Originally published in Points West magazine
Guns As Art
By Gene Ball
From the Archives: Gene Ball, the Buffalo Bill Center of the West’s former education coordinator, penned this article in 1984.
As with his other possessions, man has always regarded his weapons as extensions of himself and his unique personality.
Nowhere can this be seen more clearly than in the embellishments found on firearms. The desire for elegance, design, balance, and decoration—far beyond that demanded to achieve optimum function—is abundantly evident. A maker of guns, or any other product for that matter, who has no eye for aesthetics will be the last to succeed or be remembered.
Personalizing firearms can take many forms. American Indians hammered brass tacks into the wooden stocks to make pleasing designs. Sixteenth-century German craftsmen inlaid intricately carved pieces of stag-horn. Today, engravers create hunting scenes in the hardest of metal surfaces.
The name of the first man to decorate a firearm is as lost to history as the name of the first man to fire one. It is certain, however, that not many years separated the two occurrences. Cannons, the first of the new projectile arms, appeared in the early 1300s. The first handheld firearms followed about fifty years later, and engraving as an embellishment dates to this period, too.
For hundreds of years, handsomely embellished guns were standard gifts to exchange between sovereigns and noblemen. This work called for the finest craftsmen of the day. Yet, much of what they produced is impossible to credit. These early, anonymous artisans combined imagination and ability to transform prosaic metal and wood surfaces into diminutive areas of artistic beauty. Elaborately engraved stag-horn was inlaid in gunstocks. Flint cocks were fashioned into mythical monsters, allegorical dragons, or ornate pecking fowls. Hunting scenes were carved in the wood and engraved on the metal.
To impress the recipient with the lavish gift, function was often secondary to decoration. Perhaps, that was fitting, though. For, in any case, the firearm spent more time in a display rack than in the field.
Like other arts and crafts, styles varied and even the popularity of ornamentation in general rose and fell in different periods. However, when it was popular, there was a demand for new ideas much like the modern demand for new models of nearly any product in the marketplace. As early as the sixteenth century, pattern books existed in Germany, which featured a supply of ornamental designs on printed sheets.
Aside from its aesthetic quality, ornamentation has become useful as a method of dating early firearms. Though some patterns were used for a century or more, others came into and went out of favor rather quickly, thus providing an important clue to the time of manufacture.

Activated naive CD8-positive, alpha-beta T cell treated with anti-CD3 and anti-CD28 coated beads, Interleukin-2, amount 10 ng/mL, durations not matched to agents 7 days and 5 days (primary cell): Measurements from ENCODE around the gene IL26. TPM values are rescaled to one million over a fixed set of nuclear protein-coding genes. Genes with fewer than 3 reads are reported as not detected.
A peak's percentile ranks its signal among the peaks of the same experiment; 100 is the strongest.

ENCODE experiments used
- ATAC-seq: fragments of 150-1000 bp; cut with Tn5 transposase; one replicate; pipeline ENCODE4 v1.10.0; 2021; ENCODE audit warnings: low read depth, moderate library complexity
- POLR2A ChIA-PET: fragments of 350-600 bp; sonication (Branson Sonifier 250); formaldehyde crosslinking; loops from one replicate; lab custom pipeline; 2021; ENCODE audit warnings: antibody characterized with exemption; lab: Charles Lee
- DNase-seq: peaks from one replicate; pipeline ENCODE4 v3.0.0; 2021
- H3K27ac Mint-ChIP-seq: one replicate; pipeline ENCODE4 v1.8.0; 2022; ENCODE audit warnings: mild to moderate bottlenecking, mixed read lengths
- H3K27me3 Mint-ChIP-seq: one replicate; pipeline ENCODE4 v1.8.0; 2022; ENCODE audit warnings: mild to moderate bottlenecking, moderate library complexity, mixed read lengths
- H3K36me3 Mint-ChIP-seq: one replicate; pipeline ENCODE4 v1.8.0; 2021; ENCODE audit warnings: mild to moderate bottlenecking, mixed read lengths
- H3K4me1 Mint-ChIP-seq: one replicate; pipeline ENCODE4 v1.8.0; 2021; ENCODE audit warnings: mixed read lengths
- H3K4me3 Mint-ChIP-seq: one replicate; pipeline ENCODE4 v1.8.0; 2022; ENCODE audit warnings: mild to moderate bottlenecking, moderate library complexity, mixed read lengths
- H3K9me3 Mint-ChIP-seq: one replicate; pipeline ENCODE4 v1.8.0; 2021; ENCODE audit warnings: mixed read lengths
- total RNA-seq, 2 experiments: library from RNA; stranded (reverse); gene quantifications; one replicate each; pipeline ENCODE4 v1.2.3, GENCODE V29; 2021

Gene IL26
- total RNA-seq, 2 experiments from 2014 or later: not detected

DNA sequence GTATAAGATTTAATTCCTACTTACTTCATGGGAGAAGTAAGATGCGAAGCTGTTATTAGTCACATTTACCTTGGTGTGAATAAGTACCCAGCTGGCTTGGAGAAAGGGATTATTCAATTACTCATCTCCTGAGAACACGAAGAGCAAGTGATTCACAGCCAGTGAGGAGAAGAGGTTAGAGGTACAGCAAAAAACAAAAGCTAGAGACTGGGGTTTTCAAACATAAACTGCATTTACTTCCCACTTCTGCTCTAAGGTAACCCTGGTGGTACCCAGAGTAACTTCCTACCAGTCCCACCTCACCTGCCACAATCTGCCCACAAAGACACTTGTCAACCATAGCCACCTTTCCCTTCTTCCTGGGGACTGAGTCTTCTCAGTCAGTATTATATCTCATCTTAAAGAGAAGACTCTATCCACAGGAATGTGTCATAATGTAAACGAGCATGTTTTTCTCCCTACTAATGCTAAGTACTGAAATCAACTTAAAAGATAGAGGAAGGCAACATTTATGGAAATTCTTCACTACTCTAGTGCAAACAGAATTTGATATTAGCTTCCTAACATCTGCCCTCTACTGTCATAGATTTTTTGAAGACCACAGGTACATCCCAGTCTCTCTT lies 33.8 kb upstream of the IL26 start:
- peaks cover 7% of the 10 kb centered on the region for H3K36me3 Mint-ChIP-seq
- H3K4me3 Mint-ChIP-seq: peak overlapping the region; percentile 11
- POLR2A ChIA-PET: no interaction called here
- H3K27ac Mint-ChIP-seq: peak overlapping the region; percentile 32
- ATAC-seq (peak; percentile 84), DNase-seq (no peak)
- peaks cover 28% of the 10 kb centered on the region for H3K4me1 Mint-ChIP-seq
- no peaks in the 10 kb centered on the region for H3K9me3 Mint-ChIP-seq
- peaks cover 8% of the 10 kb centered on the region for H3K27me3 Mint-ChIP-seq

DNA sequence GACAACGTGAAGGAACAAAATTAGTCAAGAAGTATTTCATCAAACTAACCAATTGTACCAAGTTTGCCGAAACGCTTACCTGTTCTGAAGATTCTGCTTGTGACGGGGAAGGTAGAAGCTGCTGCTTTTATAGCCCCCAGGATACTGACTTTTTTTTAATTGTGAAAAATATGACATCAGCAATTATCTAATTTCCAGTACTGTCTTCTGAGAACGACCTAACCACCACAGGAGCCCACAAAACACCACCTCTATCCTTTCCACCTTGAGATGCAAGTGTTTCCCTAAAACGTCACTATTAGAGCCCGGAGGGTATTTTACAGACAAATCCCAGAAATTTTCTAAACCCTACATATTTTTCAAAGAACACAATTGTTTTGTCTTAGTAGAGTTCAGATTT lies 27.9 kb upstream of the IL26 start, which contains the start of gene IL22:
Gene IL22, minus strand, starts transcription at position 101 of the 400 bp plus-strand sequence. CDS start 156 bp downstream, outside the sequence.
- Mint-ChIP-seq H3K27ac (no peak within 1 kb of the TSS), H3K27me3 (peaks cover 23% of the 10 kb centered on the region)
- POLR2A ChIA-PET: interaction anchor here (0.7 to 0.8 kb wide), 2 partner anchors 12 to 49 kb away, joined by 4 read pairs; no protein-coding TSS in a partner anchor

The decorative work also provides strong evidence to determine the gun’s place of origin. However, when it comes to identifying the artists or craftsmen who created the embellishment, anonymity is the rule. Initials and signatures often appear, especially on guns dating from the late seventeenth century, but these usually refer to the gunmaker rather than an artist-employee. The decorators were not necessarily the gunmakers themselves. In the eighteenth century, a richly embellished arm might exhibit the work of as many as a half dozen artists, from wood carver to goldsmith to engraver—too many to identify.
The long years of training and apprenticeship necessary to master their art or craft apparently brought these craftsmen little, if any, special notice or artistic recognition. It was as though they were simply shophands doing a day’s labor. Others failed to see them as possessors of the talent and imagination to do masterful work in miniature on irregularly shaped, difficult-to-work surfaces which had the hardness of wood, horn, iron, and steel.
A good, recent example of this situation on the American scene is the Ulrich family who came to the United States in 1852 from Germany. For almost a century, the Ulrich sons and grandsons reigned supreme in the realm of arms engraving, both in terms of quality and quantity. Six of the seven engraving members of the family were employed by Winchester and were largely responsible for the fine work found on special rifles produced by the company. Yet, in many cases, there are no signatures, and the work must be “attributed” based on comparison to known works.
Conrad F. Ulrich (1844–1925) gets the credit for beginning the family tradition of superb engraving. His son, George, was the last. Despite their masterful technique and aesthetic sense of design and balance, none in the Ulrich family received any public acknowledgement or acclaim during their lifetimes. George was the first to receive widespread publicity and identification as master of his medium. In 1950, Outdoor Life magazine published a detailed, thoroughly illustrated article about his work. Unfortunately, Ulrich died in 1949.
Today, the work of these often-nameless artists and craftsmen of the past is prized, studied, sought after, and highly valued. So, too, is the work of their twentieth-century counterparts whose artistic embellishments help bring distinction to individual guns that would otherwise be carbon copies of the thousands produced on the same assembly line.
Quality engravers might now be labeled an endangered species. To be an engraver of firearms requires one to be a sculptor in a most difficult medium—modern steel. There are easier roads to take for those with an artistic bent.
Gene Ball served as the Center’s education coordinator in the 1980s. He was instrumental in organizing both the first Plains Indian Museum Powwow in 1981 and the first Cowboy Songs & Range Ballads event at the Center in 1982. He penned numerous articles for the Center’s newsletters of that time.